art flashcards. interrelationship between europeans and africans and the impact of the relationship...

of 37 /37
Art Flashcards Art and imperial power

Author: clarence-hoover

Post on 23-Dec-2015

213 views

Category:

Documents


0 download

Embed Size (px)

TRANSCRIPT

  • Slide 1
  • Art Flashcards
  • Slide 2
  • Interrelationship between Europeans and Africans and the impact of the relationship on artistic production. (15 th -16 th centuries) Portugals early role in the slave trade set the stage for greater powers like Great Britain and Holland who would take over as the dominant force in the 17 th century The scramble for Africa A period of intense and aggressive colonization of African states by European powers began in the 1880s
  • Slide 3
  • Decolonization and Post Colonial Art Imperial Control in Africa began to Decay in the 1950s The most lucrative market for contemporary art was Europe This period was especially challenging for African artists; most Europeans expected African art to be primitive, tribal and uninfluenced by western ways. Materials acquired by Europe in earlier days had ceased creating a change in media for some. Artists responded to the situation in a variety of ways.. Some abandoned reference to traditional ways and materials indigenous to the land. Some adapted their forms as they incorporated newly available materials.
  • Slide 4
  • 16th century ivory 'saltcellar Can be seen as a sort of Tourist Art collected by Portuguese travelers to bring back to the wealthy Clients who financed their voyages. Hybrid between cultures because.. Ivory carvers from Africa used imagery from Both Africa and Europe to make these more Enticing to the European market. A status piece displayed in homes of the wealthy to show wealth and power of the family. Dogs and snakes are represented in high relief, both are considered to have strong connections to the spiritual world in African Culture.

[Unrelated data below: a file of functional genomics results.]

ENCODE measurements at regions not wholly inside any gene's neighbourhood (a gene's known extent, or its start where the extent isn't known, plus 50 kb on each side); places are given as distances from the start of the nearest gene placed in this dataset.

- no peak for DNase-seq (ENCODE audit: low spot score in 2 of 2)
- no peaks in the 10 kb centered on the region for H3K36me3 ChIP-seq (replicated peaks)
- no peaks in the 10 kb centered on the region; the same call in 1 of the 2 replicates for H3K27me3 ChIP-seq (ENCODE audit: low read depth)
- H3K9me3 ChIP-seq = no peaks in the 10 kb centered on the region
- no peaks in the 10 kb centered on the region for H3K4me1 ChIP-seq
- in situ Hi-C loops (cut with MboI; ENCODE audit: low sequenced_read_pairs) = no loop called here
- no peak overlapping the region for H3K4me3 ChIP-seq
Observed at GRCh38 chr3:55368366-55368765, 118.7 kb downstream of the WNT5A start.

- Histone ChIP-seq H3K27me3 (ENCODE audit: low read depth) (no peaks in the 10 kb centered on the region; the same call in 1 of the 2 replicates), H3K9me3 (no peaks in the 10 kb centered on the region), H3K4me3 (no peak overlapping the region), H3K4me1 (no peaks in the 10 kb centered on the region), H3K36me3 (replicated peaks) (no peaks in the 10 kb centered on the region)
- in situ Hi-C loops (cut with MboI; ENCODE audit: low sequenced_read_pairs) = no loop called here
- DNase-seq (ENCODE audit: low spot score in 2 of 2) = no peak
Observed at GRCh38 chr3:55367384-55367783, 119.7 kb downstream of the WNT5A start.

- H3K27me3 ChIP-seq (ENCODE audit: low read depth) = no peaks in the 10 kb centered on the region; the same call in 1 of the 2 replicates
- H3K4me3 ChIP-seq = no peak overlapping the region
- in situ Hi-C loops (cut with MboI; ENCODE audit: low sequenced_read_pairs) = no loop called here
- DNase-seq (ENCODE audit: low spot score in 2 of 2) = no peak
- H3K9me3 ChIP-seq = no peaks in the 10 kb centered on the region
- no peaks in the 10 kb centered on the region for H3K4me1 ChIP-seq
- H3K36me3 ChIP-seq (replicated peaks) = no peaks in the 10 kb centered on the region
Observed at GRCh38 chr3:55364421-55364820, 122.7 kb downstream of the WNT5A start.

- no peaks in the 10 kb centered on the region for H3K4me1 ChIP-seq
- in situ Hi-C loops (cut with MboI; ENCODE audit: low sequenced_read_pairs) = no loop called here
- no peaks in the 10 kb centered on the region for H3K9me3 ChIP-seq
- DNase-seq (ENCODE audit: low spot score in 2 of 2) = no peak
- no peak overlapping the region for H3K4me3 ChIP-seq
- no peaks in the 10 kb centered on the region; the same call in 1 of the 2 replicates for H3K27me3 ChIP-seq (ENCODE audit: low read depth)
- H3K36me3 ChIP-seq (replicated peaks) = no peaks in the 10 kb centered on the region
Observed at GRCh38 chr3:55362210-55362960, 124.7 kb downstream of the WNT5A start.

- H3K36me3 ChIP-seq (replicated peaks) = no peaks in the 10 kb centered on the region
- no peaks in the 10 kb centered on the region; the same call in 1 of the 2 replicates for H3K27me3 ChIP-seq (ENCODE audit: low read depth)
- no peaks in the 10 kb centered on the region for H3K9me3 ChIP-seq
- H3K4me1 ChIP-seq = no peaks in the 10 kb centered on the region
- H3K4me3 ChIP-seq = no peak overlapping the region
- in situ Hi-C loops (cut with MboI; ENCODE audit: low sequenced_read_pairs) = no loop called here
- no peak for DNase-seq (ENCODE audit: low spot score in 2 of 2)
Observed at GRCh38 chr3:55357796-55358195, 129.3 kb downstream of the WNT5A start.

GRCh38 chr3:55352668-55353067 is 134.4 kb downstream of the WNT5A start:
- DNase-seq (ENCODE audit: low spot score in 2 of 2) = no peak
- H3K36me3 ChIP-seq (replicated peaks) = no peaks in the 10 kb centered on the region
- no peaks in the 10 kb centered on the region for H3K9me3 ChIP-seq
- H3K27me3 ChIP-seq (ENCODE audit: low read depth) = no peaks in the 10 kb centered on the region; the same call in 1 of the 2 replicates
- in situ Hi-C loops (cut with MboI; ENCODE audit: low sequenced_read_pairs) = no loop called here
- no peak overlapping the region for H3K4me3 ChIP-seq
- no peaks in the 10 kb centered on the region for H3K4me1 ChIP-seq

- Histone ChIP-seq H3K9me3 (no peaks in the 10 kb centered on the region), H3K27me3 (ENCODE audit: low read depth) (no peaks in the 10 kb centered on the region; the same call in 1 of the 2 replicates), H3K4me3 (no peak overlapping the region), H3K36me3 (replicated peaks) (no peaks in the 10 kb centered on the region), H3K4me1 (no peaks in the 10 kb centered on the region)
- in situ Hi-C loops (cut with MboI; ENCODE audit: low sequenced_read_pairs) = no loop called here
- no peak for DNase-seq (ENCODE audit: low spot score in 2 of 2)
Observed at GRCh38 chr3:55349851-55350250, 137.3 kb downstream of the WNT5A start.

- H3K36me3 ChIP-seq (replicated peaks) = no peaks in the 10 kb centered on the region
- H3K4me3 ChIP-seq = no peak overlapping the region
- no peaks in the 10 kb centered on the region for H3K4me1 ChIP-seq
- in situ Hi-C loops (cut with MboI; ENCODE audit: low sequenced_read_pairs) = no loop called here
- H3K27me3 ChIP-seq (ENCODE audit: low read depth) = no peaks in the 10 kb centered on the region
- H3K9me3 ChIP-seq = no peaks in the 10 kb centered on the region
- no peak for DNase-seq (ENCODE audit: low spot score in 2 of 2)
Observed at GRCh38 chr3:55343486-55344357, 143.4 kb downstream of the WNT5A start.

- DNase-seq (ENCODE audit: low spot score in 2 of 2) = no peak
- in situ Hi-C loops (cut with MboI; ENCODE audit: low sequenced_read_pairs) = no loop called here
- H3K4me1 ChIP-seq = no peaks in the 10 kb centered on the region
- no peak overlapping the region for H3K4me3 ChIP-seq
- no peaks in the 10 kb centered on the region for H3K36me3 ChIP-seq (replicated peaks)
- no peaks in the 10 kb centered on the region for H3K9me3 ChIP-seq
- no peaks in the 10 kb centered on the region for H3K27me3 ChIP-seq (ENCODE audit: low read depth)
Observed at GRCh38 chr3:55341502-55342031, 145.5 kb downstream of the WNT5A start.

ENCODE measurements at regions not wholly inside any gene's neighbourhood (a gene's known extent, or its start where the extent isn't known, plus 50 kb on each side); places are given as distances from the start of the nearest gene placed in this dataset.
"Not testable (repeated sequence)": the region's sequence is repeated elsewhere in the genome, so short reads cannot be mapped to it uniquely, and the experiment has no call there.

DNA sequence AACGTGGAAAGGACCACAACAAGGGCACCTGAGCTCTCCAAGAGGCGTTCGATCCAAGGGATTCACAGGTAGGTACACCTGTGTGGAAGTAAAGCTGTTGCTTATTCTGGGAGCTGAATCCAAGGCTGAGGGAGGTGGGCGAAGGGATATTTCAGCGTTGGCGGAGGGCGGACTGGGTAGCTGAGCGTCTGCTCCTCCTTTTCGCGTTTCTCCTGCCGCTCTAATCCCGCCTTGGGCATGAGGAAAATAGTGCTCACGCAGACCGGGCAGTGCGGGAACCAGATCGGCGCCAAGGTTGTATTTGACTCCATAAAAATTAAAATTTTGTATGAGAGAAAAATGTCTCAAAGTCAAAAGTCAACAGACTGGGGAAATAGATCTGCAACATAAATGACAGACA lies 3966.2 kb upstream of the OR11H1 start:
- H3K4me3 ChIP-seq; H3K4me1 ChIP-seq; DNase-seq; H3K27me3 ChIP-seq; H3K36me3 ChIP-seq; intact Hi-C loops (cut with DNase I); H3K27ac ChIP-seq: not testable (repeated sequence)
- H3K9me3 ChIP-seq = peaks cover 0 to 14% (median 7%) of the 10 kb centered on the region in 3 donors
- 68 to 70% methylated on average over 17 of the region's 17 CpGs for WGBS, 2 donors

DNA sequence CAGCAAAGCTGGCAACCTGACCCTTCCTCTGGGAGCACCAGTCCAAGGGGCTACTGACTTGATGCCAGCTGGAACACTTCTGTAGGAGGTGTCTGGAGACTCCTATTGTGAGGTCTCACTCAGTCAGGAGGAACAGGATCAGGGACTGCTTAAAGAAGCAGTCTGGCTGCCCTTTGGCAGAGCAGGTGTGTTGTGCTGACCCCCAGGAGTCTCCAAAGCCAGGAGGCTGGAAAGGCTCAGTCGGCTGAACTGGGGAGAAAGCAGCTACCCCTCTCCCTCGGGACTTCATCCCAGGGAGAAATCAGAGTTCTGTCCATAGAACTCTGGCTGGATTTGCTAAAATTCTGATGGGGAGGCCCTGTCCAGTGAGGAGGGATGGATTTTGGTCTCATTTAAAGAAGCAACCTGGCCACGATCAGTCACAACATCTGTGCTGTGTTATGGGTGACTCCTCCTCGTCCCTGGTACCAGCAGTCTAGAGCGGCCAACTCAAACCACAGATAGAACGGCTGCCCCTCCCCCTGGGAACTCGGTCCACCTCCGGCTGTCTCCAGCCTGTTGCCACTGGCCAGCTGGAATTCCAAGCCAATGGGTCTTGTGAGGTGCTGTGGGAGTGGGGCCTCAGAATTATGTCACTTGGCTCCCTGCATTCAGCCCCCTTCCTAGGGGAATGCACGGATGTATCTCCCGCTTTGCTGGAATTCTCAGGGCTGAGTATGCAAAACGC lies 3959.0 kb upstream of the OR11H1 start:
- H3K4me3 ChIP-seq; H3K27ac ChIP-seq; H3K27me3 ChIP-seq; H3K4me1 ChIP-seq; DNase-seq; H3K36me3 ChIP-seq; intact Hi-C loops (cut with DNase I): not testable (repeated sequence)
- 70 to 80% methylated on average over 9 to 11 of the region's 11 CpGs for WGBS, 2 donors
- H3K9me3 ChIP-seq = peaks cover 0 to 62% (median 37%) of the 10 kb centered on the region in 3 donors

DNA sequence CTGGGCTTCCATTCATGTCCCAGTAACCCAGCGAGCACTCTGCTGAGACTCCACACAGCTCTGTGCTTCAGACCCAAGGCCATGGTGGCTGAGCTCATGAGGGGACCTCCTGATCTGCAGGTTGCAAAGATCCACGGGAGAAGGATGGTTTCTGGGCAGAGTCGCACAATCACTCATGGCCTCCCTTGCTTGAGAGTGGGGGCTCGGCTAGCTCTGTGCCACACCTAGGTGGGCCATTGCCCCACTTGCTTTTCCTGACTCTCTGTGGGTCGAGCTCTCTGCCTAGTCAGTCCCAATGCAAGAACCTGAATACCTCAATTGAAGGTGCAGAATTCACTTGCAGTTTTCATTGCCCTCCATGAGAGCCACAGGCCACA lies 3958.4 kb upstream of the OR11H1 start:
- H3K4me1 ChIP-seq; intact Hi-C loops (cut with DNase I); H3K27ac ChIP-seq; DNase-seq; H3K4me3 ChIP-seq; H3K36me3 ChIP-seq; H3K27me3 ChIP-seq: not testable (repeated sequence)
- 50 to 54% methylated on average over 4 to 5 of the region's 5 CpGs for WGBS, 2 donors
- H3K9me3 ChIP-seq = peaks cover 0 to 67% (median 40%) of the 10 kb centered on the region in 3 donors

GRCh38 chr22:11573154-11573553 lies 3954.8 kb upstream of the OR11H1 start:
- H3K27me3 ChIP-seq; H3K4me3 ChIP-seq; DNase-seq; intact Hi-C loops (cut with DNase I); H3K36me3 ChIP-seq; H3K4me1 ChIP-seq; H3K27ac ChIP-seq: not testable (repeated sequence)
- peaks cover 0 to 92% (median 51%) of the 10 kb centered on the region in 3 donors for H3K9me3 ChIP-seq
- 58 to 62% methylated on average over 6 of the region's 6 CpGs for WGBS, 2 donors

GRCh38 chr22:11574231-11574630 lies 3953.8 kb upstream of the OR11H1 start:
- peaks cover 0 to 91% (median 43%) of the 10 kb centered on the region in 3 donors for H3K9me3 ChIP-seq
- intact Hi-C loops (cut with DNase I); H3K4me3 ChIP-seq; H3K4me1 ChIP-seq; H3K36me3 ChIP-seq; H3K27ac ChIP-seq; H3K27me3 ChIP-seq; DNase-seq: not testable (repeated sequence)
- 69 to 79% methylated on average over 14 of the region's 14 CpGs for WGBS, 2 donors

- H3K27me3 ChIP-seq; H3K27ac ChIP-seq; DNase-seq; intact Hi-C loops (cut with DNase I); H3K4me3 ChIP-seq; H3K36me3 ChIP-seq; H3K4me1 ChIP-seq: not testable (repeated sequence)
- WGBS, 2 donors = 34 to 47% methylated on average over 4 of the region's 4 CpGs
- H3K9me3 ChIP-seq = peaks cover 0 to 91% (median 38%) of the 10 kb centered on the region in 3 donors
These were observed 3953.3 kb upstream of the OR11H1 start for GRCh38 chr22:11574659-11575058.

• Slide 5
  • Sapi-Portuguese Refers to The African region of Sapi As it was discovered by and Influenced by the early Portoguese Slave traders.
  • Slide 6
  • The Portuguese found skilled artists Working in the Benin Kingdom along The western coast of Africa. Portuguese people referred to the Kingdom As the Beny Kingdom. Copper and Brass were important to the People of Benin and most of the artwork From the region was made of cast metal. In 1897 the British attacked Benin and Conquered the very powerful region. Benin had taken over many neighboring Regions prior to the British takeover.
  • Slide 7
  • After the British takeover many of the Art pieces were sold to British Museums Many of the works of art were created For use in rituals and for display on Alters. This plaque is a depiction of important Benin leaders and fighters. The scale and relief of each figure conveys a message of rank. The largest figure being most important. The very ornate regalia is also a sign of wealth and power. It is still argued that some of these pieces should be returned to the native land from British Museums.
  • Slide 8
  • Newark Museum Location: Coastal Area of Ghana The Fante region Each group in the Fante region has its own organized military. Flags were used to specify between groups. Flags were used to intimidate neighboring enemy groups. This Flag, significant for its HiStory It is a good example of the interaction between British and West African cultural groups. As sa- WAR Fo People Highly organized Military Groups in the region.
  • Slide 9
  • Batik in Africa
  • Slide 10
  • The Yoroba People put great importance on dress to convey wealth and power. The people of Yoruba would trade slaves to European countries for Beads and other luxury items to adorn the most powerful in the region. Imagery conveyed important leaders in the region.
  • Slide 11